Ahead of that meeting, Gen. Mark. A. Milley, chairman of the Joint Chiefs of Staff, has defended the need to stop Russia in stark claims, equating the suffering among civilians in Ukraine to what Nazi Germany inflicted on Europe. But he has also cautioned that while Moscow faces chronic issues in its Ukraine offensive, including leadership, morale and logistics, the numbers “clearly favor the Russians” in eastern Ukraine.

The prospect of a negotiated conclusion seems distant with Putin appearing undeterred, likely pursuing what analysts describe as a strategy of seizing the entire Donbas region then offering a cease-fire that would freeze in place Russia’s control of that and other areas.

“My concern is that basically Russia on one hand and the Ukrainians and their partners on the other are pursuing mutually incompatible goals,” said Samuel Charap, a Russia expert at the RAND Corporation. “That leads the Russians to keep pushing harder and harder and us to give more and more.”

Many experts believe the war is likely to settle into a lower intensity conflict or a situation like that on the Korean Peninsula, where north-south fighting was halted in a 1953 armistice without a formal end to the war. A heavily militarized boundary developed between the two Koreas, with occasional flare-ups, and is a scenario some analysts predict could occur between Ukraine and the parts of its territory controlled by Moscow.

“I don’t think either Putin or Zelensky can continue at the current level of combat for years,” James Stavridis, a retired Navy admiral and former supreme allied commander of NATO, said in an email. “Certainly for some months, but unlikely years.”

As the conflict grinds on, it is prompting conversations about what trade-offs the United States may need to make in its larger foreign policy goals or its massive military budget. The Senate Armed Services Committee, citing inflation and the war in Ukraine, on Thursday added $45 billion to the defense budget, bringing the likely bill to $847 billion for the next fiscal year.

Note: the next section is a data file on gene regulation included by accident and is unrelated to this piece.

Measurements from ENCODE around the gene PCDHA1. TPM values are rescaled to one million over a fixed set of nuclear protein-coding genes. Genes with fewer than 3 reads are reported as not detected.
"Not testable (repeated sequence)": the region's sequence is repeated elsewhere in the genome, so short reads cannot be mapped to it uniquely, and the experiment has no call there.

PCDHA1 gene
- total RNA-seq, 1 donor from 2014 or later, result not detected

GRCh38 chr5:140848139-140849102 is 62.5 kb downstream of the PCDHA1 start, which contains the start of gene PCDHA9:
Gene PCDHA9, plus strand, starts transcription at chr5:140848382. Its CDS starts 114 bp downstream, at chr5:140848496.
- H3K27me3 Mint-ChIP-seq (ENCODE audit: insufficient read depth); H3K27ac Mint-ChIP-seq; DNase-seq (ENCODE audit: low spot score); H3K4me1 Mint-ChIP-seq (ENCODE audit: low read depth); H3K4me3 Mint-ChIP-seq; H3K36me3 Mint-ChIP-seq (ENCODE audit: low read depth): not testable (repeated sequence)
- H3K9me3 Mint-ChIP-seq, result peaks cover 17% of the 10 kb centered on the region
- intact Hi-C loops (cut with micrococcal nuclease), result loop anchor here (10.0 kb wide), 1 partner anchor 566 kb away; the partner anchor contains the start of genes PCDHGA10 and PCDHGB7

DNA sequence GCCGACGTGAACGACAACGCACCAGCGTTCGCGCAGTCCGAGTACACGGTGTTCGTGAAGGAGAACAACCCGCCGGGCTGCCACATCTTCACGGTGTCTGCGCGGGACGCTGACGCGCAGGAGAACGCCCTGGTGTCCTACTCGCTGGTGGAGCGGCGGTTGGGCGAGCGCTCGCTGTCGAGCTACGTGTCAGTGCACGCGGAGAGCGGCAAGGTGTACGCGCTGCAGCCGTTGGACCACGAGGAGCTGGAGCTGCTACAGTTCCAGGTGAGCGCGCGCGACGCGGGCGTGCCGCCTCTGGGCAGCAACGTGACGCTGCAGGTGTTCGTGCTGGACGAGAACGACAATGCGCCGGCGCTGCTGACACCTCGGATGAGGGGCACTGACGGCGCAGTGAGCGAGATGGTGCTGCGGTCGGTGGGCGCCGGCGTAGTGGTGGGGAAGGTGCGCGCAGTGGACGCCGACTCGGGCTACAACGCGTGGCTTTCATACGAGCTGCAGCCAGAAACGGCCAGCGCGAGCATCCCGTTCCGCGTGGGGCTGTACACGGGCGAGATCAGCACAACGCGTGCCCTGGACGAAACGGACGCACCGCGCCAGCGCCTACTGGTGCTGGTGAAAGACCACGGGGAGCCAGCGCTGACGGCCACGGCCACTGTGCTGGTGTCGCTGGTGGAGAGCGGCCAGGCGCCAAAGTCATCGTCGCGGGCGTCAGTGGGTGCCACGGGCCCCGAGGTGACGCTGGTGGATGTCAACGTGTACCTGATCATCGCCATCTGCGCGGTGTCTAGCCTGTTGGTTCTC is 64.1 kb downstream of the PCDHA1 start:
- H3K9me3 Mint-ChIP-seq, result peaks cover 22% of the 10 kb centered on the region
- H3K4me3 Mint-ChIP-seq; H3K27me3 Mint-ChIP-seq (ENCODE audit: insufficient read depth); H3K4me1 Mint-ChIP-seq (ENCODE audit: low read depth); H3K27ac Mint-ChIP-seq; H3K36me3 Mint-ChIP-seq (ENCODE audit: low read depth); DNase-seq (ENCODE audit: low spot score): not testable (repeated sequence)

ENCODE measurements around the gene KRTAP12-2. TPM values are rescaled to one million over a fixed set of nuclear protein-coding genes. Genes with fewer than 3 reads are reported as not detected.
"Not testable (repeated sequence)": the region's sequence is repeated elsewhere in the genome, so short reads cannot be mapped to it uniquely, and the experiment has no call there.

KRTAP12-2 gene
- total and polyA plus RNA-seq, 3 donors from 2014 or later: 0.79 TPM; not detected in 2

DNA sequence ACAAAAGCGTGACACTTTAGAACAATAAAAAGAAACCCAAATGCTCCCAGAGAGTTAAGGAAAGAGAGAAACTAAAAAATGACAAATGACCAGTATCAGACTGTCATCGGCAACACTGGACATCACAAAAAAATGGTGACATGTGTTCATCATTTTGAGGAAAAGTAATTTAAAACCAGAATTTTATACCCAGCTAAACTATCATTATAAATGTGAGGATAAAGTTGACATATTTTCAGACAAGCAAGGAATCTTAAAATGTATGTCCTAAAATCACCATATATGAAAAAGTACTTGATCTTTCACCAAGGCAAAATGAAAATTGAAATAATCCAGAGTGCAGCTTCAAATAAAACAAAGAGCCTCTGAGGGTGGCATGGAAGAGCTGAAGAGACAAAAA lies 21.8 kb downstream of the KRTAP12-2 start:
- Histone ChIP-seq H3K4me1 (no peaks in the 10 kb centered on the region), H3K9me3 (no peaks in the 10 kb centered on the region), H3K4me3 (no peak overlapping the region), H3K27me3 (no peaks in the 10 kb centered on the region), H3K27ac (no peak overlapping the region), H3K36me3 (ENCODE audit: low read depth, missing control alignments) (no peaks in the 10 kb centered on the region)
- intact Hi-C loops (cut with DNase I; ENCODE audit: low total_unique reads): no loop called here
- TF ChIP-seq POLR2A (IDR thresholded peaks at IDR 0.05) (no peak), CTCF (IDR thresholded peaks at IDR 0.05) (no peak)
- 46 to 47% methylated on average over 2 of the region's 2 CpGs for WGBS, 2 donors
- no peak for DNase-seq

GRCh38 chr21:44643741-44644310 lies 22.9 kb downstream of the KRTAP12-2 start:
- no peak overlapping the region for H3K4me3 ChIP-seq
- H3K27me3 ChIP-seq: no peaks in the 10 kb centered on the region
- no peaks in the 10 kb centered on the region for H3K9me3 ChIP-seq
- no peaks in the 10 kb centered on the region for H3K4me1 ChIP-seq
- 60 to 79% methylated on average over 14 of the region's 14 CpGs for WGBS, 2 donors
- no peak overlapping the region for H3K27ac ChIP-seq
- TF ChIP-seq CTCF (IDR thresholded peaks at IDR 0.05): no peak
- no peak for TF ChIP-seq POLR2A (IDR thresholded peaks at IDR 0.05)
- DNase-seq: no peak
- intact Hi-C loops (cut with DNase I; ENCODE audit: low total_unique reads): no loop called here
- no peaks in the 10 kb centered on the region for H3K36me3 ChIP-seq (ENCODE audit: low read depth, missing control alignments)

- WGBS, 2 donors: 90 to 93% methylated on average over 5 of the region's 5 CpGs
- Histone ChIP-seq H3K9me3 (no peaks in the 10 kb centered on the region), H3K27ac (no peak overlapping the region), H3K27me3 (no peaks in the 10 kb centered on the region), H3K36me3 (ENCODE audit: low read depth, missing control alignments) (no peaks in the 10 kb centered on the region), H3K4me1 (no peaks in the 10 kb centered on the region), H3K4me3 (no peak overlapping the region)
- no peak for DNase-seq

Stacie Pettyjohn, the director of the defense program at the Center for a New American Security in Washington, said the war also continues to eat up the bandwidth of senior U.S. officials that could be spent on long-term planning and modernization. In the past officials have cited crises like the multiyear war against the Islamic State as factors that delayed a planned shift to focus on China.

“They keep having to deal with Ukraine because the situation is evolving and it is immediate, and we need to provide the assistance that we can and figure out how to support the Ukrainians,” she said. “But that means that they don’t have the time and attention to sort of press ahead on those other issues that are really important, and those long-term changes that would be necessary if the U.S. is really going to pivot its attention and focus to the Pacific.”

The Biden administration has vowed it will not pressure Kyiv to accept concessions to cement a resolution to the war. Officials point out that Zelensky, even if he were inclined to yield large parts of Ukraine’s territory, could face a revolt from Ukrainians if he accepted Moscow’s terms.

“Our job is not to define those terms,” Biden’s national security adviser, Jake Sullivan, said at a think tank event on Thursday. “Our job is to give them the tools they need to put themselves in the strongest position possible.”